As Agile Practitioners, we are normally the only Agile Practitioner on the team. We do not have someone questioning our decisions, besides the development team (always and nonstop 😉 — which we appreciate!). But we do not have another person from the same profession challenging what we are doing. Who makes sure that we deliver high-quality work? How do we make sure to learn from each other? How do we get new ideas? How do we stay on top of our game? How do we make sure to be aligned in our ways of agile development? And how do we make sure that everyone can handle the workload and pushback we get from the teams?
Recently, these questions were flying around in the Stuart Agile team and we were looking for ways to solve them. Of course, we implemented initiatives, which mitigated some of these risks. For example, we created “brain meeting”, a space to deep-dive into agile discussions and align on practices. Or team meetings to talk about organisational topics, workload, and happiness. But we asked ourselves: Is that enough?
What would we suggest to our development teams if they had the described issues or questions?
If this conversation was with our development teams, what would we suggest they do? And the answer was super clear: Code reviews.
Why is this standard tool, which we expect all of our development teams to use, not part of our way of working? We took the decision to look into it and figure out how we could adapt the best practice of code reviews to our work as agile practitioners.
What we proposed
First, we needed to clarify what our “code” was, or in other words, what exactly we wanted to be reviewed. We brainstormed some ideas around this and quickly found out this was not a trivial topic. We decided to call it “deliverables”, which included things like workshops, trainings, retrospectives, kick-off meetings, how we do stand-ups, etc. It was clear that not all these deliverables could be reviewed in the exact same way or with the same cadence if we wanted to make the process effective and avoid overwhelming the team.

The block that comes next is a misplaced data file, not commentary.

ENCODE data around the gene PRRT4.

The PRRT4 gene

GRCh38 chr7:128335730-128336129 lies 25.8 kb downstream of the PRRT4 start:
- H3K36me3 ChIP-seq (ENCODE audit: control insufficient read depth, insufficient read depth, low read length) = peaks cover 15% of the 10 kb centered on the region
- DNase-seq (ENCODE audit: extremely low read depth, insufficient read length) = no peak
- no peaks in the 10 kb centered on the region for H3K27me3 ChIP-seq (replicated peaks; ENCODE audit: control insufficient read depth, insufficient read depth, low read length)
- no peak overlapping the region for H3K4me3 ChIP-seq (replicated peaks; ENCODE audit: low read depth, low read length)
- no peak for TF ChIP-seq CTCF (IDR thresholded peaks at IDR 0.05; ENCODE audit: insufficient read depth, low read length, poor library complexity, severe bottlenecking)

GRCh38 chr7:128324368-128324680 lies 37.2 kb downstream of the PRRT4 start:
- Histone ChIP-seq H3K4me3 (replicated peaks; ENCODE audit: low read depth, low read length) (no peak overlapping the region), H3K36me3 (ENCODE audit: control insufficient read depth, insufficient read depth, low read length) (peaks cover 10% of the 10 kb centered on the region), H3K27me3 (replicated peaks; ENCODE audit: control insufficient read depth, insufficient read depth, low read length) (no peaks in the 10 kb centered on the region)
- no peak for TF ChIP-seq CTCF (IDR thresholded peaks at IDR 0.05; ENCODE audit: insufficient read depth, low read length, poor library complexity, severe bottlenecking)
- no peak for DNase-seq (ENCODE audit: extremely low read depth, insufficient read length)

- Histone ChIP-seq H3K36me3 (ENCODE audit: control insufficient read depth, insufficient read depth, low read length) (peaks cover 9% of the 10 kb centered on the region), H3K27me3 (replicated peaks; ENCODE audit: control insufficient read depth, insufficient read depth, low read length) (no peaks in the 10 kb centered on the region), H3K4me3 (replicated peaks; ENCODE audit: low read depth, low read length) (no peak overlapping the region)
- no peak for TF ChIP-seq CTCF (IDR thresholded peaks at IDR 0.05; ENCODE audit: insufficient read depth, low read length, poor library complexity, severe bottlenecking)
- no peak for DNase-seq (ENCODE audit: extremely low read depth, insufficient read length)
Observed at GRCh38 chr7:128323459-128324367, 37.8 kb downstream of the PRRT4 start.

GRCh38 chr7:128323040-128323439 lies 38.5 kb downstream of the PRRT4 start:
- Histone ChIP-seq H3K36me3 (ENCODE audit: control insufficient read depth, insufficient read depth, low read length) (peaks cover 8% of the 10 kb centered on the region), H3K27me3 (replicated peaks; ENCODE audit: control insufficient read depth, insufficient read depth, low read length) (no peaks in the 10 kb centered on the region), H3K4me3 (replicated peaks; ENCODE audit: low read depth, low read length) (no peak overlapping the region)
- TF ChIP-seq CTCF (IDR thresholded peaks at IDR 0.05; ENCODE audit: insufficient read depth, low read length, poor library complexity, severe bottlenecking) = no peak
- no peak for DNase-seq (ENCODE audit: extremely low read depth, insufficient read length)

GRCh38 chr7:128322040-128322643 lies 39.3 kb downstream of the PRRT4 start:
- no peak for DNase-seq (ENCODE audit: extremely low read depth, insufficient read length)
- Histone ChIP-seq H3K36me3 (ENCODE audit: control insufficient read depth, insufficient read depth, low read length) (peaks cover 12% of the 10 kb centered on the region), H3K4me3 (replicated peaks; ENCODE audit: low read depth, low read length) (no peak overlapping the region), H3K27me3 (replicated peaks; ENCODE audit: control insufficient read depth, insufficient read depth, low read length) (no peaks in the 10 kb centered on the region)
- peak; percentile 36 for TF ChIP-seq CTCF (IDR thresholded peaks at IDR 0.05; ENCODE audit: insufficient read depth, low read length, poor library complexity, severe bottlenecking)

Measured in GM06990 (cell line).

For the deliverables which consisted of something we created (a training, documentation, an article…) it was apparent that we could just review it asynchronously and collect feedback. The challenge was for the non-tangible things, such as reviewing certain meetings. In those occasions, we suggested organising a short session, around 30 minutes, with the reviewer to have a conversation. The proposed agenda for those conversations was:
- Giving context about the team and the goal you had in mind with the session
- Explaining how the session went (sticking to the facts) and what the outcome was
- Commenting on challenges and potential issues you encountered during the session: for instance, things that didn’t work as expected, problems with engaging people, pushback, etc.
- Finally, the reviewer gives feedback on all the points above and suggests alternatives when appropriate.